Approaching 85, cine-essayist Chris Marker remains as lively, engag ed, and provocative as ever—and no less fond of indirection. (His La Jetée is not only a movie about the pathos of time travel, but a rumination on film-watching as well.) Marker’s hour-long video The Case of the Grinning Cat meditates on the state of post–9-11 French politics, taking as its apparent subject the enigmatic M. Chat, who in late 2001 began appearing, as if by magic, on Paris rooftops, walls, and métro stations.
This anonymously produced graffito—a wide-eyed, broadly smiling, boldly cartooned, bright-yellow feline—spread to other cities, and Marker does his part, matting M. Chat into artworks from cave paintings to van Goghs. During the 2002 French election that saw right-wing centrist Jacques Chirac defeat right-wing extremist Jean-Marie Le Pen, M. Chat took to the streets. Cat placards and masks dotted the anti–Le Pen demonstrations and appeared in crowds rallying against Bush’s war.
Via Political Theory Daily Review, on monogamy and polyamory, evolutionary psychology and human spirituality, in Tikkun.
For a variety of evolutionary and historical reasons, polyamory has had “bad press” in Western culture and spiritual circles—being automatically linked, for example, with promiscuity, irresponsibility, inability to commit, and even narcissistic hedonism. Given the current crisis of monogamy in our culture, however, it may be valuable to explore seriously the social potential of responsible forms of nonmonogamy. And given the spiritual potential of such exploration, it may also be important to expand the range of spiritually legitimate relationship choices that we as individuals can make at the various karmic crossroads of our lives.
It is my hope that this essay opens avenues for dialogue and inquiry in spiritual circles about the transformation of intimate relationships. It is also my hope that it contributes to the extension of spiritual virtues, such as sympathetic joy, to all areas of life and in particular to those which, due to historical, cultural, and perhaps evolutionary reasons, have been traditionally excluded or overlooked—areas such as sexuality and romantic love.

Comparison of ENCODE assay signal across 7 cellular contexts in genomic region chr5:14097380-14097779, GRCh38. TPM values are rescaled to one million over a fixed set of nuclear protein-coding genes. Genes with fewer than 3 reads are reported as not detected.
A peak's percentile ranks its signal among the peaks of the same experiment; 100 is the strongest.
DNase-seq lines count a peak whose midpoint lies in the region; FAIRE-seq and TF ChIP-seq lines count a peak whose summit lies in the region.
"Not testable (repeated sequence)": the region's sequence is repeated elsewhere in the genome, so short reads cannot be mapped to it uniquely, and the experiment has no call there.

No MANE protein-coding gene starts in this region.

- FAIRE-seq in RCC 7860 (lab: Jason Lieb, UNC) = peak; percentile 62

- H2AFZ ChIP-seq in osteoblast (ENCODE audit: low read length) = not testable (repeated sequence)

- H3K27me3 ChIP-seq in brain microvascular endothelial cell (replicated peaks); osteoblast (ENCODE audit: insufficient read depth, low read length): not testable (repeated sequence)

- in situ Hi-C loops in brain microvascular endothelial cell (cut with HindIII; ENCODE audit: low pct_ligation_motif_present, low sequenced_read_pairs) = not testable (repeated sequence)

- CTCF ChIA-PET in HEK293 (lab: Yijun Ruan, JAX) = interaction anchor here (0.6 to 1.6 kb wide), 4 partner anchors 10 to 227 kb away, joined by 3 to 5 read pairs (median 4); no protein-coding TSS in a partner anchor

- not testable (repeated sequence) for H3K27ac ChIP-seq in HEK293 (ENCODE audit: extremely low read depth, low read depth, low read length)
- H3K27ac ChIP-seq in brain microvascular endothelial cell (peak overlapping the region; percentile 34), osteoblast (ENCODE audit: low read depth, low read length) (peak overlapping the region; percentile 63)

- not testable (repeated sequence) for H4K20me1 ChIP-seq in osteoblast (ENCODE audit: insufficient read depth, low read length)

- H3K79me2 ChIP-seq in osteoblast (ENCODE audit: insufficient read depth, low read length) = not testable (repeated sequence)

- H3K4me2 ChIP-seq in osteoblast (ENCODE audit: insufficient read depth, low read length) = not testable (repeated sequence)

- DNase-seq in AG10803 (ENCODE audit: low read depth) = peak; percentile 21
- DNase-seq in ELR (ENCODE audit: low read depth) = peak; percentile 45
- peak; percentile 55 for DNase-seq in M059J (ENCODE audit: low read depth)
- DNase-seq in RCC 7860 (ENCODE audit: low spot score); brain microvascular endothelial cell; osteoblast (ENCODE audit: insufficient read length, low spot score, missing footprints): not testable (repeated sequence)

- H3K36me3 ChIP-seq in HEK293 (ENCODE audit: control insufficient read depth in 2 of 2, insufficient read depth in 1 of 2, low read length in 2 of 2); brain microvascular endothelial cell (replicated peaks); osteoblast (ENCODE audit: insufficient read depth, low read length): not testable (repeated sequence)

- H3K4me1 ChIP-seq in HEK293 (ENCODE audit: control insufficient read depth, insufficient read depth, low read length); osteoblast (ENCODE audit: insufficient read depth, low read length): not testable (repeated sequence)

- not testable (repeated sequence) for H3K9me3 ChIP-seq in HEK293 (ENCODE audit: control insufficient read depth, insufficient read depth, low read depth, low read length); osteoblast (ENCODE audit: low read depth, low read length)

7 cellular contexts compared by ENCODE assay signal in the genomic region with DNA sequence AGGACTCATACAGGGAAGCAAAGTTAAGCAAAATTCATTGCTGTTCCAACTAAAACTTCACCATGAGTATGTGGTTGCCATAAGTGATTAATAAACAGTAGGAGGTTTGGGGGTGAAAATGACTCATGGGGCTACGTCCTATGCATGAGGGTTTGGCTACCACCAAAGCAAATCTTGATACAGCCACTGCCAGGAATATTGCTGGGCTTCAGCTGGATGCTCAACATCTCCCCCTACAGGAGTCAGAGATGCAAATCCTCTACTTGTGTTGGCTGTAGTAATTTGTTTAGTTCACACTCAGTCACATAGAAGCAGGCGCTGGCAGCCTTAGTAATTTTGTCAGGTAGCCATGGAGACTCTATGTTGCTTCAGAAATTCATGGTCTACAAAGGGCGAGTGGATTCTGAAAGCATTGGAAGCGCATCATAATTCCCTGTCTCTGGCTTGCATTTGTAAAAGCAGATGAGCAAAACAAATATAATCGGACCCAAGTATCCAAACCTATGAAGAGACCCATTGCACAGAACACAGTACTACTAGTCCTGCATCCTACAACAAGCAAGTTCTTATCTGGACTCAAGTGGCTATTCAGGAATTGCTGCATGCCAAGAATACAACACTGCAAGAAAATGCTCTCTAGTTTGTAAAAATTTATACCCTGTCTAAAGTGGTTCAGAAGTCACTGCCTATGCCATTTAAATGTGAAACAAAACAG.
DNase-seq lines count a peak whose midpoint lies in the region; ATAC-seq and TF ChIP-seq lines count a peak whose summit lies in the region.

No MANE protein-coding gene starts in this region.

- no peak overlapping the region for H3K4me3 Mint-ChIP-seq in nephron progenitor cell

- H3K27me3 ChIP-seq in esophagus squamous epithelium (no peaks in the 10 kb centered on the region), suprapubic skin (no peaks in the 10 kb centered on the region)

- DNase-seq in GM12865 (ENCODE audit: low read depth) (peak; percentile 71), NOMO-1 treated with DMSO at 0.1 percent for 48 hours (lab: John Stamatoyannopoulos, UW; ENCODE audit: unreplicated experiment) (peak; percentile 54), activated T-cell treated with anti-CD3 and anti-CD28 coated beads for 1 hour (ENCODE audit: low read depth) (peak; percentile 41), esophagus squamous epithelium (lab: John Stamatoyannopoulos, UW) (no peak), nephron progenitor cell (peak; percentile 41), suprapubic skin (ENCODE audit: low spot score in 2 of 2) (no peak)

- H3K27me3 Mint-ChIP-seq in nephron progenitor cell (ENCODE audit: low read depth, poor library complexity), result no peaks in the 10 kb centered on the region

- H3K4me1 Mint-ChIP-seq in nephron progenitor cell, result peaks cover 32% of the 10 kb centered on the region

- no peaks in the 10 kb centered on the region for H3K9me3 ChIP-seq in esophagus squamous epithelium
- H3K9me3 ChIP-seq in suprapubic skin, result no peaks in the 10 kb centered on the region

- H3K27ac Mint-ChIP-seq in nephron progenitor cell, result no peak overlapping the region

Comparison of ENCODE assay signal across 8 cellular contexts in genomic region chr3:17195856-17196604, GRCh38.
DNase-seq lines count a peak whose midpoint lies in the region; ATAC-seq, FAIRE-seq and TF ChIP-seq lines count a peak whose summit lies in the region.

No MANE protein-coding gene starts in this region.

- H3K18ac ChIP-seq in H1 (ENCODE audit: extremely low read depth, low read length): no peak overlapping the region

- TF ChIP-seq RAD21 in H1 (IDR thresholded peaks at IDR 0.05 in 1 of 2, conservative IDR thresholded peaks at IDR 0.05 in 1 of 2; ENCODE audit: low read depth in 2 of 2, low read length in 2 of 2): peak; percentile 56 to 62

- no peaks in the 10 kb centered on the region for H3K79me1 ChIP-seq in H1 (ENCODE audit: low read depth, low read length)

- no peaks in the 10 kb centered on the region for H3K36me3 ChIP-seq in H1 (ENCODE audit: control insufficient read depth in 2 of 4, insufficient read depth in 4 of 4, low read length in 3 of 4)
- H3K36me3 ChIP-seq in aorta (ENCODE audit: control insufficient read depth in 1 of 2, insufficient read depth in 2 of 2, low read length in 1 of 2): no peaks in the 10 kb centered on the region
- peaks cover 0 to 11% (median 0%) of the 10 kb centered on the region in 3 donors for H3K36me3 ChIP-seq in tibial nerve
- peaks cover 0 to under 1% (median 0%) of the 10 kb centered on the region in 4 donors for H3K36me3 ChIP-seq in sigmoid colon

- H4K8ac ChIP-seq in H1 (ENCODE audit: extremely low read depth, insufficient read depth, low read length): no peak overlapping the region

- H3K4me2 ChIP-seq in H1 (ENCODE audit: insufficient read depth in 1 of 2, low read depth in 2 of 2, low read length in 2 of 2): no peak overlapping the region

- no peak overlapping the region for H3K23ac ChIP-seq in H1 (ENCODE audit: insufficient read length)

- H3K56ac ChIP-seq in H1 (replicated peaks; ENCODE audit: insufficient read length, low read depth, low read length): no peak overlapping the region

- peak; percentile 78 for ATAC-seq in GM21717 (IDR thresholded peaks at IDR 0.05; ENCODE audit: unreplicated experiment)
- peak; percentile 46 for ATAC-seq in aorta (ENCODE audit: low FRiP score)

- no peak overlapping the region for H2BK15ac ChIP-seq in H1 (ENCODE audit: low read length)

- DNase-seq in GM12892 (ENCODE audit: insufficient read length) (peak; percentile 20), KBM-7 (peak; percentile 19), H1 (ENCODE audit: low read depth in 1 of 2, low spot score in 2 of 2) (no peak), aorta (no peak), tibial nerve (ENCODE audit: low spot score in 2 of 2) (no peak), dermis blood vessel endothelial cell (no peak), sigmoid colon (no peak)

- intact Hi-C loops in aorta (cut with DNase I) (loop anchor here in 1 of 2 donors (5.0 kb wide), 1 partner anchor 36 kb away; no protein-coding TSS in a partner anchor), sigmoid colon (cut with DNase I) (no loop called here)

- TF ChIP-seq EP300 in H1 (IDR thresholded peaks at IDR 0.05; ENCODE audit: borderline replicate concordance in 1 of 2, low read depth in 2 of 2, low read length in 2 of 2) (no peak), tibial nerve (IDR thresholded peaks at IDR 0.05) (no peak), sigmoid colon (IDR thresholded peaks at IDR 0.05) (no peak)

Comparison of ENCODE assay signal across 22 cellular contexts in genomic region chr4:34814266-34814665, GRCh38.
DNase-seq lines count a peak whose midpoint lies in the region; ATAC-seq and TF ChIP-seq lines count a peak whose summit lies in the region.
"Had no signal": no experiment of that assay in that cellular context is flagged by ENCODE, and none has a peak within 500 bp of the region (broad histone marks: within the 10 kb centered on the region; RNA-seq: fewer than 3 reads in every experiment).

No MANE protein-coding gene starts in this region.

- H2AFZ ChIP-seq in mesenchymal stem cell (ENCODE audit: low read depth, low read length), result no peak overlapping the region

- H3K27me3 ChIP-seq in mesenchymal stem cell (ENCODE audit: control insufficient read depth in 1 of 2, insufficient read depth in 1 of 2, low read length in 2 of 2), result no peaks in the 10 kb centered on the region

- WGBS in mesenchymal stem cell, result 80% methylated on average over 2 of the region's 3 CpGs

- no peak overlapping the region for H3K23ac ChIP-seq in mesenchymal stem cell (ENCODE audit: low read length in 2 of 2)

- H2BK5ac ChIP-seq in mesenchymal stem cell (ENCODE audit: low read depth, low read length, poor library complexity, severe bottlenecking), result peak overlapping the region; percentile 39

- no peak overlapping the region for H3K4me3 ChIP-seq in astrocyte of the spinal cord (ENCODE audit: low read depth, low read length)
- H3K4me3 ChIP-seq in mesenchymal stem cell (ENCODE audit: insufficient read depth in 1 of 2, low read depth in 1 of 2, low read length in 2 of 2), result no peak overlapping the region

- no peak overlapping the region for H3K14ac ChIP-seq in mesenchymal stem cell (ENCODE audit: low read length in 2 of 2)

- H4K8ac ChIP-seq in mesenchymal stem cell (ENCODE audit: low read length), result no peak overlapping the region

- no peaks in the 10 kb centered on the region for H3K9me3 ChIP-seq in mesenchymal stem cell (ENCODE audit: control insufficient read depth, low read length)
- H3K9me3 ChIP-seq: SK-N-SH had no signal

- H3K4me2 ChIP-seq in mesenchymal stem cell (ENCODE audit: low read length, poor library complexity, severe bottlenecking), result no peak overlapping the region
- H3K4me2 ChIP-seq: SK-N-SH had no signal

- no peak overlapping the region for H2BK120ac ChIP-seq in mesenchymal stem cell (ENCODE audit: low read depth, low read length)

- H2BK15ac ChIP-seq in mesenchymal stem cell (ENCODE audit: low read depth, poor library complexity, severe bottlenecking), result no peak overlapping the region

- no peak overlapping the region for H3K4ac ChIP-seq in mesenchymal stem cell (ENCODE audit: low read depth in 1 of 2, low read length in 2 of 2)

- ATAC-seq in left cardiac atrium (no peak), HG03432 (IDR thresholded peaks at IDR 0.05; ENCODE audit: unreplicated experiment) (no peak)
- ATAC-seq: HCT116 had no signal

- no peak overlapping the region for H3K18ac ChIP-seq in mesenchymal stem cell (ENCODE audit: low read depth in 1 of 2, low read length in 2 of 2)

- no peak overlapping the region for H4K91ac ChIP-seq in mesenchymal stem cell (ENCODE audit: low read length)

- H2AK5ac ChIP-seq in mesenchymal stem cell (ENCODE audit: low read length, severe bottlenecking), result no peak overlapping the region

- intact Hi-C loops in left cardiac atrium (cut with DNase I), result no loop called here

The culturally prevalent belief—supported by many contemporary spiritual teachers—that the only spiritually correct sexual options are either celibacy or monogamy is a myth that may be causing unnecessary suffering and that needs, therefore, to be laid to rest. It may be perfectly plausible to hold simultaneously more than one loving or sexual bond in a context of mindfulness, ethical integrity, and spiritual growth, for example, while working toward the transformation of jealousy into sympathetic joy and the integration of sensuous and spiritual love. I should add right away that, ultimately, I believe that the greatest expression of spiritual freedom in intimate relationships does not lie in strictly sticking to any particular relationship style—whether monogamous or polyamorous—but rather in a radical openness to the dynamic unfolding of life that eludes any fixed or predetermined structure of relationships. It should be obvious, for example, that one can follow a specific relationship style for the “right” (e.g. life-enhancing) or “wrong” (e.g., fear-based) reasons; that all relationship styles can become equally limiting spiritual ideologies; and that different internal and external conditions may rightfully call us to engage in different relationship styles at various junctures of our lives. It is in this open space catalyzed by the movement beyond monogamy and polyamory, I believe, that an existential stance deeply attuned to the standpoint of Spirit can truly emerge.
Truly a great loss. In Rolling Stone:
Fifty years after recording his first hit song, the Hardest Working Man in Show Business has played his final encore. James Brown, the Godfather of Soul, died of congestive heart failure early Christmas morning, after a brief bout with pneumonia in an Atlanta hospital. By his count, he was seventy-three years old.